Identifying versatile sires can lead to lucrative payoffs
When a male racehorse enjoys success racing over a particular surface (dirt, turf, or synthetic), it’s easy to assume his progeny will follow suit. But sometimes they prove more versatile than expected.
Take 2015 Triple Crown winner American Pharoah as an example. By far the majority of his success came on dirt, but he also displayed versatility winning the Del Mar Futurity (G1) on synthetic. He never raced on turf, but as a stallion he’s proven to be an excellent source of high-class grass runners, including Queen Elizabeth II Challenge Cup (G1) winner Harvey’s Lil Goil, Breeders’ Cup Juvenile Turf Sprint (G2) hero Four Wheel Drive, and New York (G1) winner Marketsegmentation.
Sometimes these “unexpected” successes can be predicted, and horseplayers who get on the bandwagon early (before most bettors catch on) can be in line for lucrative payoffs. It’s happening right now with Omaha Beach, one of the most successful first-crop sires of 2023.
Omaha Beach started his career on turf, recording a trio of top-three finishes before switching to dirt. He subsequently rattled off victories in the Rebel (G2), Arkansas Derby (G1), Santa Anita Sprint Championship (G1), and Malibu (G1) to rank among the leading three-year-olds of 2019.
It’s easy to remember Omaha Beach’s big wins on dirt and forget about the decent turf form he displayed early on. On one occasion, he lost by a nose to next-out Cecil B. DeMille (G3) winner Flying Scotsman. Another time, Omaha Beach went down by a neck against future San Gabriel (G3) winner Bob and Jackie, who won back-to-back stakes immediately after defeating Omaha Beach.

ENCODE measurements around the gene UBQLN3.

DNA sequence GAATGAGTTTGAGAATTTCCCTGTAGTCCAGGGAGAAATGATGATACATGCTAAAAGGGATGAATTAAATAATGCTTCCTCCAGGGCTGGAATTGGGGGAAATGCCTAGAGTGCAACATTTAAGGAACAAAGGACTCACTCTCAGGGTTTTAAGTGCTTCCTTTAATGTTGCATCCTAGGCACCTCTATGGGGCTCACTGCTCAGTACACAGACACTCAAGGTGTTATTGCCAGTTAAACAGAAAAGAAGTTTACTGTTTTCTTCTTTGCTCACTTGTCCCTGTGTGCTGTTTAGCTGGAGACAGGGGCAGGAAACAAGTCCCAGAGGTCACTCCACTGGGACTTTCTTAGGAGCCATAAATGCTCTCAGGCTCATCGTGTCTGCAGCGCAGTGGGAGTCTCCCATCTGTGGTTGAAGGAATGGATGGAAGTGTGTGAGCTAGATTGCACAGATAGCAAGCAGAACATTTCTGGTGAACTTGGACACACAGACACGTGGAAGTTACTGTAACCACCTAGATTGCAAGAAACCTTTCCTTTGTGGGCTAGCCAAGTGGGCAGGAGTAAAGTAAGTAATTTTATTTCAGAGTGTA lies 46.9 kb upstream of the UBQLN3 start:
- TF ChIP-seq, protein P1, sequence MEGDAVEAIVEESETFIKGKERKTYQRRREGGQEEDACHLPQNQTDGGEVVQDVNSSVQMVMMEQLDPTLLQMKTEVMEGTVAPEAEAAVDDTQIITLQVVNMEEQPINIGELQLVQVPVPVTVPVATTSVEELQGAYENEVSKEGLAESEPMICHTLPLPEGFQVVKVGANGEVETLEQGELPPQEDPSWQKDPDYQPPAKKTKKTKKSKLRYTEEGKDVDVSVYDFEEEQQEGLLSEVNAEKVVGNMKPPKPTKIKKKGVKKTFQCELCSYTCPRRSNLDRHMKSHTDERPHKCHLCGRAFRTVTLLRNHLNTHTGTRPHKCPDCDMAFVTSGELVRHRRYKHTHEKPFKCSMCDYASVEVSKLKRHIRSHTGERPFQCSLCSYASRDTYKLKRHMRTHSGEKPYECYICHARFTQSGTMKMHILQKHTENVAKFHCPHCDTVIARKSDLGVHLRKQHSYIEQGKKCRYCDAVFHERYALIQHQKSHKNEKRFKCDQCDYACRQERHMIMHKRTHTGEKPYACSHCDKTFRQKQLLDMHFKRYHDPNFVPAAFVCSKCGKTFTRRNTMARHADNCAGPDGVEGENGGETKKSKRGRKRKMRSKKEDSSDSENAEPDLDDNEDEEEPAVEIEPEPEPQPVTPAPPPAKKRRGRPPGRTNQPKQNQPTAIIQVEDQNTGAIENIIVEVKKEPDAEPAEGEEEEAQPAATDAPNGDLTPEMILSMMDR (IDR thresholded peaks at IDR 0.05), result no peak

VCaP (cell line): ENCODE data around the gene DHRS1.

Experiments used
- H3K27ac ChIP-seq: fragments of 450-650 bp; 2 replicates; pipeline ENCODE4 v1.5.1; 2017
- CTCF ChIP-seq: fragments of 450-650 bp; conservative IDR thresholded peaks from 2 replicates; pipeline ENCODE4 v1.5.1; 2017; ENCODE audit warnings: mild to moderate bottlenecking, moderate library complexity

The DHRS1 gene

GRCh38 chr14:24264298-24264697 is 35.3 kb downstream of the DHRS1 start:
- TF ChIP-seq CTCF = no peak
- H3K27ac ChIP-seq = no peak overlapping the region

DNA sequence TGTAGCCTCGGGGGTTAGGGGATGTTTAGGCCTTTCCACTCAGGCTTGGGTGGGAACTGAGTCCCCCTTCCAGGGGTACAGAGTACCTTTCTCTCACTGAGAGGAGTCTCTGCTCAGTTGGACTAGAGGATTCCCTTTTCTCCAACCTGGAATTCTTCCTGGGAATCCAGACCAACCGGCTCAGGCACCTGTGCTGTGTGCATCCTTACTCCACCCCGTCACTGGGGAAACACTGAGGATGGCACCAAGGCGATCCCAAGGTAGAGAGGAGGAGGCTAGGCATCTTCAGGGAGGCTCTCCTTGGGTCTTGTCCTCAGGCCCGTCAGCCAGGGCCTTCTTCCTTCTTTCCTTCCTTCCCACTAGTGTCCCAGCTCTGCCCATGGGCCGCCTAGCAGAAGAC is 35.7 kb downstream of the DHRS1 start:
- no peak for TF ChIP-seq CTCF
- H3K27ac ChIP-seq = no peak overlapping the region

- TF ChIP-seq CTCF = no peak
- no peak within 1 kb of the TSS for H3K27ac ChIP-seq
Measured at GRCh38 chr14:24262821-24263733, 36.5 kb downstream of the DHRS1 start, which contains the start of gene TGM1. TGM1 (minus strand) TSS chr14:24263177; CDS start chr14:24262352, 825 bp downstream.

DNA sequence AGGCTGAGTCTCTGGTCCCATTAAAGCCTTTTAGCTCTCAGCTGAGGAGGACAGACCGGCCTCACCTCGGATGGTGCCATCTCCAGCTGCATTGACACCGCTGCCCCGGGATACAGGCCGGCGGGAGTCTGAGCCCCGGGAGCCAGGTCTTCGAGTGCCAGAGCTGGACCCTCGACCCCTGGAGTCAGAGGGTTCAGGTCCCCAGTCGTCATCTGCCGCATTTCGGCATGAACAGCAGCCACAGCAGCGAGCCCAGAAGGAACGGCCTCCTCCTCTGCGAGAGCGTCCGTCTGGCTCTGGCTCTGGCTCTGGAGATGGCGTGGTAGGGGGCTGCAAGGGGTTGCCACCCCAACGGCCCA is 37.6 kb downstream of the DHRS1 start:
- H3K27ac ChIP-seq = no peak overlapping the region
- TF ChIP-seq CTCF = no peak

As a son of War Front, who has sired many top-tier turf horses, Omaha Beach always had the potential to be a good grass horse. And guess what? Early results indicate Omaha Beach is passing on an affinity for turf to at least some of his progeny.
Bettors who were aware of Omaha Beach’s potential to sire turf horses caught a nice payoff when his daughter Cynane debuted in a five-furlong maiden special weight on May 11 at Belmont Park. Starting as the 4.70-1 fourth choice in a field of seven, Cynane led by a comfortable margin at every call to win by 2 3/4 lengths, and every $20 win bet returned $114.
An even better result came about on Aug. 24 at Del Mar. Charge for Gold, a son of Omaha Beach, debuted in a five-furlong grass maiden special weight and started as the third choice at 5.20-1. After tracking the early pace, Charge for Gold kicked on to beat favored Andreadytorumble by 1 1/2 lengths. A $20 win bet returned $124, while the logical $2 exacta paid $39.20.
Omaha Beach sired another turf winner on Sept. 25 at Horseshoe Indianapolis, when Code Omaha started as the 2.70-1 favorite in a five-furlong maiden special weight. Showing speed from the start, Code Omaha led at every call to win by 2 1/4 lengths over second choice Silent Heart. Every $20 win bet paid $74 and the chalky $2 exacta yielded $31.
History contains many examples of accomplished dirt horses siring turf horses, elite grass runners siring quality dirt horses, synthetic stars siring top-tier dirt runners, etc. As Omaha Beach illustrates, finding these versatile stallions before the general public catches on is well worth your while.